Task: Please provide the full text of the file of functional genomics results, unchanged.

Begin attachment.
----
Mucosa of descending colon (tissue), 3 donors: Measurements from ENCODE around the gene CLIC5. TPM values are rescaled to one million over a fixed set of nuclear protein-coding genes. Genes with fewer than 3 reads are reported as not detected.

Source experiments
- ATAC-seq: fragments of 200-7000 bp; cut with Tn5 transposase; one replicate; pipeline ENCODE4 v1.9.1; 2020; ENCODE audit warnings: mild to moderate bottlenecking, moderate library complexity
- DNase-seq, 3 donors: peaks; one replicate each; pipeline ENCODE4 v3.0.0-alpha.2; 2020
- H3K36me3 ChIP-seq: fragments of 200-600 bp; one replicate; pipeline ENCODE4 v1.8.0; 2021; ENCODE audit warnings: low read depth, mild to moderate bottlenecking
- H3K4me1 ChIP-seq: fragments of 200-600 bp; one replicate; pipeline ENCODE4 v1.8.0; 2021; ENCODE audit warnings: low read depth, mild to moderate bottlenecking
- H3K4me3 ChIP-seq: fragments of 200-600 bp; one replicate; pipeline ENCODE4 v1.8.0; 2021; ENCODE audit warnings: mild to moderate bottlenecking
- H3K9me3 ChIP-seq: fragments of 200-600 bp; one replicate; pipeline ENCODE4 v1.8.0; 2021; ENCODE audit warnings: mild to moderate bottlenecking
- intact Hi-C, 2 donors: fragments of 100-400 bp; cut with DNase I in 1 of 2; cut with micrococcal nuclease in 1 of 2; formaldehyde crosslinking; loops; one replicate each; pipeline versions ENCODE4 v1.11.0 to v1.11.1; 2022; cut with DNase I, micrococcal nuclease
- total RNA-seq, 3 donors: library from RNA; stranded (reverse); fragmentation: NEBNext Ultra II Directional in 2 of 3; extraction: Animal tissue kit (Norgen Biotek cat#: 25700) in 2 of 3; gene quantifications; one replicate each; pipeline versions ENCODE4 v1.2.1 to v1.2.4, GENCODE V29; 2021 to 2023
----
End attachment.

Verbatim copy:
Mucosa of descending colon (tissue), 3 donors: Measurements from ENCODE around the gene CLIC5. TPM values are rescaled to one million over a fixed set of nuclear protein-coding genes. Genes with fewer than 3 reads are reported as not detected.

Source experiments
- ATAC-seq: fragments of 200-7000 bp; cut with Tn5 transposase; one replicate; pipeline ENCODE4 v1.9.1; 2020; ENCODE audit warnings: mild to moderate bottlenecking, moderate library complexity
- DNase-seq, 3 donors: peaks; one replicate each; pipeline ENCODE4 v3.0.0-alpha.2; 2020
- H3K36me3 ChIP-seq: fragments of 200-600 bp; one replicate; pipeline ENCODE4 v1.8.0; 2021; ENCODE audit warnings: low read depth, mild to moderate bottlenecking
- H3K4me1 ChIP-seq: fragments of 200-600 bp; one replicate; pipeline ENCODE4 v1.8.0; 2021; ENCODE audit warnings: low read depth, mild to moderate bottlenecking
- H3K4me3 ChIP-seq: fragments of 200-600 bp; one replicate; pipeline ENCODE4 v1.8.0; 2021; ENCODE audit warnings: mild to moderate bottlenecking
- H3K9me3 ChIP-seq: fragments of 200-600 bp; one replicate; pipeline ENCODE4 v1.8.0; 2021; ENCODE audit warnings: mild to moderate bottlenecking
- intact Hi-C, 2 donors: fragments of 100-400 bp; cut with DNase I in 1 of 2; cut with micrococcal nuclease in 1 of 2; formaldehyde crosslinking; loops; one replicate each; pipeline versions ENCODE4 v1.11.0 to v1.11.1; 2022; cut with DNase I, micrococcal nuclease
- total RNA-seq, 3 donors: library from RNA; stranded (reverse); fragmentation: NEBNext Ultra II Directional in 2 of 3; extraction: Animal tissue kit (Norgen Biotek cat#: 25700) in 2 of 3; gene quantifications; one replicate each; pipeline versions ENCODE4 v1.2.1 to v1.2.4, GENCODE V29; 2021 to 2023